California Code of Civil Procedure Section 2023
Code of Civil Procedure section 2023 sets forth the various types of sanctions available when a party abuses discovery. It provides: "(b) To the extent authorized by the section governing any particular discovery method or any other provision of this article, the court . . . may impose the following sanctions against anyone engaging in conduct that is a misuse of the discovery process.
(1) The court may impose a monetary sanction . . . .
(2) The court may impose an issue sanction ordering that designated facts shall be taken as established . . . or prohibiting any party engaging in the misuse of the discovery process from supporting or opposing designated claims or defenses.
(3) The court may impose an evidence sanction by an order prohibiting any party engaging in the misuse of the discovery process from introducing designated matters in evidence.
(4) The court may impose a terminating sanction . . . .
(5) The court may impose a contempt sanction . . . ." ( 2023, subds. (b)(1) through (b)(5).)
While section 2023 identifies the sanctions available for discovery abuses, it does not indicate the circumstances in which each sanction is appropriately utilized. Instead, it specifically states that each sanction may be used "to the extent authorized" by the code section governing the specific discovery device involved.
Section 2025 which governs depositions is implicated here. Section 2025, subdivision (j)(3) provides that if a party fails to appear for deposition after service of a deposition notice without having served a valid objection, "the party giving the notice may move for an order compelling the deponent's attendance and testimony, and the production for inspection of any document or tangible thing described in the deposition notice. . . . If this motion is granted, the court shall also impose a monetary sanction under Section 2023 . . . unless it finds that the one subject to the sanction acted with substantial justification or that other circumstances make the imposition of the sanction unjust. . . . If that party . . . then fails to obey an order compelling attendance, testimony, and production, the court may make those orders that are just including the imposition of an issue sanction, an evidence sanction or a terminating sanction under Section 2023. . . ." This language is virtually identical to the language in statutes pertaining to other discovery devices. ( 2031, subd. (l) inspection demands; 2030, subd. (l) interrogatories.)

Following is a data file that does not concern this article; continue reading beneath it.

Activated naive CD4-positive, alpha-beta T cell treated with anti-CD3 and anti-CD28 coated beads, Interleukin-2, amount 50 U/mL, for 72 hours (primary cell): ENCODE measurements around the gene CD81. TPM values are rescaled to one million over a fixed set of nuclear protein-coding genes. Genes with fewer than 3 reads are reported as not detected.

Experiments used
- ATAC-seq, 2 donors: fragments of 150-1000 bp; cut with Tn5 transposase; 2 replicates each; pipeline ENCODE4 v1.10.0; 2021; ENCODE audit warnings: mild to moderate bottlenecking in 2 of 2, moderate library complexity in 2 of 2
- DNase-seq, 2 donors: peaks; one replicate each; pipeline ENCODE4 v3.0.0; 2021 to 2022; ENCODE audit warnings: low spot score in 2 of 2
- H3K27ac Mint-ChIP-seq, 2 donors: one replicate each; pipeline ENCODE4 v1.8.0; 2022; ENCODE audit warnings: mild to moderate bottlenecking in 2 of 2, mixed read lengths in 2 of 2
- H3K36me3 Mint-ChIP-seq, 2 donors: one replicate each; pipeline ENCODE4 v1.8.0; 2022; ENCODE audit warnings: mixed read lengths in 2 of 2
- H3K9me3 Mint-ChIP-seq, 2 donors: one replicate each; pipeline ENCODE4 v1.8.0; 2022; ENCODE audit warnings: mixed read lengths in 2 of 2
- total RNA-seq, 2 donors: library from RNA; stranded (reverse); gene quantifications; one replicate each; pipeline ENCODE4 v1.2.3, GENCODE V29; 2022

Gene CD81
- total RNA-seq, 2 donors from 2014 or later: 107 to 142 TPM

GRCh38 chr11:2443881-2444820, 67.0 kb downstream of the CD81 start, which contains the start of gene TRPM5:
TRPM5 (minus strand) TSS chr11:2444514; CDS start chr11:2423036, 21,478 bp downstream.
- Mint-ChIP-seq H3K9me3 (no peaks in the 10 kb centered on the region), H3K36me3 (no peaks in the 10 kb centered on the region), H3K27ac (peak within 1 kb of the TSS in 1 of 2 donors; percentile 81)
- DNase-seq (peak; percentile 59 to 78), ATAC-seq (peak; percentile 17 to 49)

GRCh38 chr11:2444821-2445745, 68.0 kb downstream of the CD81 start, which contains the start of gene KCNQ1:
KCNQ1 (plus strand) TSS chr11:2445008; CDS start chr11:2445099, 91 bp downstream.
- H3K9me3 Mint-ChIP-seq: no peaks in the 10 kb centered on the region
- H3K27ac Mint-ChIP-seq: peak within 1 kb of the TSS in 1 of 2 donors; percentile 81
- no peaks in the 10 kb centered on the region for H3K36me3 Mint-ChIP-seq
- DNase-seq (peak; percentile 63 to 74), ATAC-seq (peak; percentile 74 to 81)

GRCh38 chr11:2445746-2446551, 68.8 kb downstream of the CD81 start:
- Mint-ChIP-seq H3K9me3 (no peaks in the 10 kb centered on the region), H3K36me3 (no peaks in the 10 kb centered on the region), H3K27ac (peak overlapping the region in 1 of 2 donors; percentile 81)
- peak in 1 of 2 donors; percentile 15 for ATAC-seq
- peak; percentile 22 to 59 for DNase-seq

Section 2025 authorizes a terminating sanction only when a party "fails to obey an order compelling attendance, testimony, and production . . . ." ( 2025, subd. (j)(3).) Ruvalcaba v. Government Employees Ins. Co. (1990) 222 Cal. App. 3d 1579, 272 Cal. Rptr. 541 and other cases have so interpreted the identical language in other discovery statutes. ( Id. at pp. 1580-1581; see also Argaman v. Ratan (1999) 73 Cal.App.4th 1173, 1180 "the statute also provides for issue, evidence, and terminating sanctions if a party disobeys a court order compelling discovery"; Korea Data Systems Co. v. Superior Court (1997) 51 Cal.App.4th 1513, 1517 "If a party fails to obey a court order, the court has a variety of additional remedies, including 'the imposition of an issue sanction, and evidence sanction or a terminating sanction, under Section 2023'".)